Dairy UK, the NFU and the NFUS have reached agreement on a voluntary code of best practice on contractual relationships between milk buyers and dairy farmers.


Commenting on the landmark agreement Dairy UK Director General Jim Begg said: “I am delighted that Dairy UK, on behalf of its members, has been able to reach agreement with the farming unions on the voluntary code. This important initiative builds upon existing arrangements, which give farmers and processors security in business relationships, whilst adding additional safeguards that will assure farmers that their contracts are not putting them at a disadvantage in the marketplace.


“The code should also enable dairy farmers and processors to build relationships of trust and mutual understanding. Only on this basis can the industry create the added value that will protect it from price volatility. We would hope that the spirit of co-operation that has resulted in this agreement can be carried forward into the future.”


Mansel Raymond NFU Dairy Board Chairman commented: “This code is the culmination of many months of hard work by all parties. The NFU has championed the cause of improving dairy contracts and we are now very pleased to be launching this code of best practice. Farmers need equitable and trusting relationships with their milk buyers and this can only be achieved by putting in place fair and transparent milk supply contracts.


“In line with the Coalition's 10 point plan we will be working with farmers and processors to see the many beneficial terms of this code translated into beneficial terms in milk supply contracts. Getting this code agreed is the right footing to move forward with the industry on a robust and ambitious strategy for the dairy sector, which is a priority for us.”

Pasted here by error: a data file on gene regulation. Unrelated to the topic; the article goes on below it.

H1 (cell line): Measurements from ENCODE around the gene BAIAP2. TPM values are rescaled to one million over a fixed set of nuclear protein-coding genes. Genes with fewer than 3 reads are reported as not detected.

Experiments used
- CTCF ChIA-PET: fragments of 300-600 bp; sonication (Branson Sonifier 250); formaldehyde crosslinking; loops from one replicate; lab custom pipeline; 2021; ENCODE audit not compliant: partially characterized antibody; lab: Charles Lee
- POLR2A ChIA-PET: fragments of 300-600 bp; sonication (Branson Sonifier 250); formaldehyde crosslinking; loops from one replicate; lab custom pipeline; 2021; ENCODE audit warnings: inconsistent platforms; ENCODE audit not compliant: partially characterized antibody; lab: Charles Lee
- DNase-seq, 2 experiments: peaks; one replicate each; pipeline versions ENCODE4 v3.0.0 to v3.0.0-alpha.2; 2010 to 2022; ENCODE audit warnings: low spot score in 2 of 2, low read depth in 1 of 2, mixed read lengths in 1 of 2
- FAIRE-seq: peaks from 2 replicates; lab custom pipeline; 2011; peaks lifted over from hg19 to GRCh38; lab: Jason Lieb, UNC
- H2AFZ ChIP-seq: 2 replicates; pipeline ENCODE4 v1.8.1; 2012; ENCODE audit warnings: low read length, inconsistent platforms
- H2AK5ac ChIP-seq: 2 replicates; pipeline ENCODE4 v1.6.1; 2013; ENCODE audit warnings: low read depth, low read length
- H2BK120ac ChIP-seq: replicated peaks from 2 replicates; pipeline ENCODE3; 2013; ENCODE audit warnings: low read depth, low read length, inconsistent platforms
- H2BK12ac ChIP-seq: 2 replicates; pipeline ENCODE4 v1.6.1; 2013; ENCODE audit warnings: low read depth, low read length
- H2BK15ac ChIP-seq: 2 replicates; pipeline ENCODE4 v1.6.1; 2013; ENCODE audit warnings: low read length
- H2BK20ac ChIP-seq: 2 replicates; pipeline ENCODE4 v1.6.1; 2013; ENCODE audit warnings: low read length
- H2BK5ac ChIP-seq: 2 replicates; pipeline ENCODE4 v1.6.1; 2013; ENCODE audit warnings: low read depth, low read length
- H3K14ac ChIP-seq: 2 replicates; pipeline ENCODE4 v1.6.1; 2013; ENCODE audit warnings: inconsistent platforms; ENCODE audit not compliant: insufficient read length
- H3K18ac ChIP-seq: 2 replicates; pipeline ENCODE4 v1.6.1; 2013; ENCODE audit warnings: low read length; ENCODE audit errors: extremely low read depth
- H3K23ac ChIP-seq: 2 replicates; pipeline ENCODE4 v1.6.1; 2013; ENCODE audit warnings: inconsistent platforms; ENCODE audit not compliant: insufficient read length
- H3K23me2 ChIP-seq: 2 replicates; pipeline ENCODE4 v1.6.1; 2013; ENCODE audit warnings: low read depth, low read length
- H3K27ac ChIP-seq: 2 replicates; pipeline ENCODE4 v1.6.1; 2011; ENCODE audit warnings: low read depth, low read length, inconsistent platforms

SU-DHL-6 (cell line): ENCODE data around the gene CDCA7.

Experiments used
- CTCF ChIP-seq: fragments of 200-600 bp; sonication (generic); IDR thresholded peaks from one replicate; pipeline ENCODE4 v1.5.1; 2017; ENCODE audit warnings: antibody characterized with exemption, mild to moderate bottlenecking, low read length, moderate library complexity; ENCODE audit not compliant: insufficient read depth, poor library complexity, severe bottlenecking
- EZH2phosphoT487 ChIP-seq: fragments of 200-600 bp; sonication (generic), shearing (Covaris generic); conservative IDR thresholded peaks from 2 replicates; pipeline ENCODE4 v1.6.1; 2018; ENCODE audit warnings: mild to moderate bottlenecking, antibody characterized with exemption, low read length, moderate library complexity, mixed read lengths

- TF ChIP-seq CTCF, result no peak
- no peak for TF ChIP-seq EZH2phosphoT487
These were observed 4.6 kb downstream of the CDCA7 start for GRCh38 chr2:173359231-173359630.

Rory Christie, Vice Chairman of the NFUS Milk Committee went on to comment: “This code of best practice is highly significant, it is about British dairy farmers working together with British dairy processors to improve the industry. Individually farmers can be weak, but the NFUS believe that dairy farmers working together can achieve a great deal and we will be continuing this collaborative effort as we work to ensure the code is implemented in the best way for our dairy members.


"We're pleased to have taken this project across the line and thank all concerned.”


Dairy UK Statement on Dairy Summit

There can be no doubt that the meeting clearly demonstrated the strength of feeling amongst milk producers at the moment. Dairy farmers’ frustrations are wholly understandable. The recent price cuts are regrettable, but we have to remember that industry pricing is market driven and that it is to the market that we must look for solutions.

Forecast demand growth for milk and dairy products is very positive, so the last thing that that the dairy industry needs right now is any restriction in its supply base.